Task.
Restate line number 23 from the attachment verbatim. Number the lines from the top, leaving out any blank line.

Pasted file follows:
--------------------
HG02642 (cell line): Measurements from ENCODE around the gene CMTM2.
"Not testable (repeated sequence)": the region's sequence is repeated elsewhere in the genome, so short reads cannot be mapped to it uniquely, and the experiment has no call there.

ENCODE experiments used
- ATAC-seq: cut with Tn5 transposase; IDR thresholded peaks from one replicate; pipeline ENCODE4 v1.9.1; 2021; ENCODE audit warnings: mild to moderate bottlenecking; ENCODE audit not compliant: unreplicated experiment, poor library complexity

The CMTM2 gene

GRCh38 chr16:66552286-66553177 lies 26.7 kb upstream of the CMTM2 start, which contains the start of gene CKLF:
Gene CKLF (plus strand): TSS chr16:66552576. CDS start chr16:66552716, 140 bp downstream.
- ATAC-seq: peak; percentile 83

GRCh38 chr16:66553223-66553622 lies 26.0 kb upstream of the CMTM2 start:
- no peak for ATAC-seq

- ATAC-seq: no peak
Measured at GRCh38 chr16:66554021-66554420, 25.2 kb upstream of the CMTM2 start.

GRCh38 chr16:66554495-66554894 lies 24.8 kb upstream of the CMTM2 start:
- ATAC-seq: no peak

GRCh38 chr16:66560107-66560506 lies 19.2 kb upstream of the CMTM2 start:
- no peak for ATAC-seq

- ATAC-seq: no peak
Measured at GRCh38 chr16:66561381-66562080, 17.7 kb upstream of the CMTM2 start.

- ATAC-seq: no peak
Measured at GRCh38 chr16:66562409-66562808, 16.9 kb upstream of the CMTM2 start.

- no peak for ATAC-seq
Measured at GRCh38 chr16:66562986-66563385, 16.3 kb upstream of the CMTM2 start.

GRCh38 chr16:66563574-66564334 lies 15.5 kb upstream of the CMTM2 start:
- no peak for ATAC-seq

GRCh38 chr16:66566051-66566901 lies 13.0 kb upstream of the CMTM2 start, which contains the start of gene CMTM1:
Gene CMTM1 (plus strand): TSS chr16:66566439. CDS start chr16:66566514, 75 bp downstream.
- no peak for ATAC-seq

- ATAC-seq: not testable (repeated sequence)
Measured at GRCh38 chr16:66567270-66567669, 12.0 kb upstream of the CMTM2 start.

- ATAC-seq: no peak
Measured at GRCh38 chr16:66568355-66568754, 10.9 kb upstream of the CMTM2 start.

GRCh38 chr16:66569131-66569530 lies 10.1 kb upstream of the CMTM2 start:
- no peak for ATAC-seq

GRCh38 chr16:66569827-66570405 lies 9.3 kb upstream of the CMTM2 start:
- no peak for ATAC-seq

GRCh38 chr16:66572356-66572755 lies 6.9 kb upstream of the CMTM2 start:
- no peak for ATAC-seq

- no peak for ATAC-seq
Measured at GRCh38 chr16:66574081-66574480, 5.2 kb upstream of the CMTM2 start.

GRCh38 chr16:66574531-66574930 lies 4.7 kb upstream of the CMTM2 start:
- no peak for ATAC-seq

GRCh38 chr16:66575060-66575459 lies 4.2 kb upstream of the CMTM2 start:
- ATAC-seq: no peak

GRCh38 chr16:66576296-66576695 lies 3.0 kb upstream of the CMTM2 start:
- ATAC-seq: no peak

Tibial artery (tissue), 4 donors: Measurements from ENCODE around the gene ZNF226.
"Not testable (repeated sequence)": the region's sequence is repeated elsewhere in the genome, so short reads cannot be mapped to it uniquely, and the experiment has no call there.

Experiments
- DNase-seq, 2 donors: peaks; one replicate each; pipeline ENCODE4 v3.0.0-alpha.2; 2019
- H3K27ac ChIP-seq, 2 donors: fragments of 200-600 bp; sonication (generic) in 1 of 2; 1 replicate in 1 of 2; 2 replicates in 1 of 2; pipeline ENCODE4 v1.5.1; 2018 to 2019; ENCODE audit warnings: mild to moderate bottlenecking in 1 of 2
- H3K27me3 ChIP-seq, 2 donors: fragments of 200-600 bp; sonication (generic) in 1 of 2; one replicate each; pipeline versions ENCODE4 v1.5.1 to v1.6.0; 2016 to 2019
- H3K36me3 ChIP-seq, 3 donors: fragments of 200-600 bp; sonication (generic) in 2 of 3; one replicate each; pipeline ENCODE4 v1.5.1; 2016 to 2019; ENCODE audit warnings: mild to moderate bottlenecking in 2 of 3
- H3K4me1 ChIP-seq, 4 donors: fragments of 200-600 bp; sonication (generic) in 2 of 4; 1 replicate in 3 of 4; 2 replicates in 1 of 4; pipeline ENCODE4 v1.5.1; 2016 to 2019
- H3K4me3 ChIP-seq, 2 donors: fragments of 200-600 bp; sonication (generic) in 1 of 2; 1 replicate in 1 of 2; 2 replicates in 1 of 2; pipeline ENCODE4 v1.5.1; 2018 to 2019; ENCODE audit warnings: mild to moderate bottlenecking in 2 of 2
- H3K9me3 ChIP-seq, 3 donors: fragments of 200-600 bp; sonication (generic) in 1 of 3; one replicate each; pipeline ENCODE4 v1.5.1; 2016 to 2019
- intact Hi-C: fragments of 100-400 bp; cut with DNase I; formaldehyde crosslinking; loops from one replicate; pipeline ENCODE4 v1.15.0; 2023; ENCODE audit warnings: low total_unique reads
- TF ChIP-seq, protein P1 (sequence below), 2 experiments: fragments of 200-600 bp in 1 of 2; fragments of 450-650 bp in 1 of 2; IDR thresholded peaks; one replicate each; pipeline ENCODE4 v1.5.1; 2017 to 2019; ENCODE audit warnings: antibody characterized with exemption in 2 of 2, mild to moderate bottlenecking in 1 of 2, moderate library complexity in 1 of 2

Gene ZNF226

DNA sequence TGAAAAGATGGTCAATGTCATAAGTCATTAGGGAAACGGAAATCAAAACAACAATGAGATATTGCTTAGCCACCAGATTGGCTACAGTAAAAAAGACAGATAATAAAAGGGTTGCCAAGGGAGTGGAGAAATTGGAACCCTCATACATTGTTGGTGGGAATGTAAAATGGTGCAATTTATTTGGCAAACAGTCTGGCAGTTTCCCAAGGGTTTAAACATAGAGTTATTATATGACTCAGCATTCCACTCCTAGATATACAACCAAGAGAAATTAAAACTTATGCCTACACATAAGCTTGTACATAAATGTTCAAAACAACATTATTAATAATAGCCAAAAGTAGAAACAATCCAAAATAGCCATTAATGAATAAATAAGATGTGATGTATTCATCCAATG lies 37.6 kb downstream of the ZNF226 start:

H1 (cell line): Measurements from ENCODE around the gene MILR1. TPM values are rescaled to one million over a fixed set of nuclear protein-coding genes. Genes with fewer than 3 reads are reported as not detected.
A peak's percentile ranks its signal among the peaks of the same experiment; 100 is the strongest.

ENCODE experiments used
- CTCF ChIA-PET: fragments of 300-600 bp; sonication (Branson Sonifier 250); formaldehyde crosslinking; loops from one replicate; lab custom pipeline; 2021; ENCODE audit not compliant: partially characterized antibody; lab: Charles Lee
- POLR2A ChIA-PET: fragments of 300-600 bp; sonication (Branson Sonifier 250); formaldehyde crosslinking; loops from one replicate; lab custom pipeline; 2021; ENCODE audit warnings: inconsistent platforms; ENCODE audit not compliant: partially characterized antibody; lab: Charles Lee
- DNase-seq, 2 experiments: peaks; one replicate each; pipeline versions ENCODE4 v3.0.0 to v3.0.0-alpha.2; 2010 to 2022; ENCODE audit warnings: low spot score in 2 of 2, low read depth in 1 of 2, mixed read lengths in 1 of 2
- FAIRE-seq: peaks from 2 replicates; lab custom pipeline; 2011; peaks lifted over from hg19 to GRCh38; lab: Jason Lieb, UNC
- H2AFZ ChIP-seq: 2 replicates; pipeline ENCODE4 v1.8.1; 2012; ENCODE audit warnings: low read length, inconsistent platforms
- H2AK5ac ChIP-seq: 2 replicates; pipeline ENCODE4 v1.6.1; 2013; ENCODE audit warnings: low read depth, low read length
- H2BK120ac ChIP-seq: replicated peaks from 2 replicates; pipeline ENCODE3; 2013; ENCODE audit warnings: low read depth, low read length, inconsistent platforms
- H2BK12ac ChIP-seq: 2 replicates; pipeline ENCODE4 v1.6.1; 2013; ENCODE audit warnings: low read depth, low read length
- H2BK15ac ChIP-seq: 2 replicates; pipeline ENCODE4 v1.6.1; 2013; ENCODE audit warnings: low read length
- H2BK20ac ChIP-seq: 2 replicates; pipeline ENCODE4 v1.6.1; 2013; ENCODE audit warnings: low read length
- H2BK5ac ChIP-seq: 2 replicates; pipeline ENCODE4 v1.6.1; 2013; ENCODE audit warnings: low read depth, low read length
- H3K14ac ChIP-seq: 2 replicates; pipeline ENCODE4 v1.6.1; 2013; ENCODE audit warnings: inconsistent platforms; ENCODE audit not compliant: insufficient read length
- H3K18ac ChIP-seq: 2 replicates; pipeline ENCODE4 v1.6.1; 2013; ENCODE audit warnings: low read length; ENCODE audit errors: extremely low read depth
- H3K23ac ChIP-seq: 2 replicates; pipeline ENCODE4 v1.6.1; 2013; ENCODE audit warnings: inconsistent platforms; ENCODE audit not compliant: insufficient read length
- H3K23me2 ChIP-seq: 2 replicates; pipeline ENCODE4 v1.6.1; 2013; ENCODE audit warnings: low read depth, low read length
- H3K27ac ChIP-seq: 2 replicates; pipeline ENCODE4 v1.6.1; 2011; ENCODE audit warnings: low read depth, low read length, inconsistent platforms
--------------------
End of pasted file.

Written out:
GRCh38 chr16:66563574-66564334 lies 15.5 kb upstream of the CMTM2 start: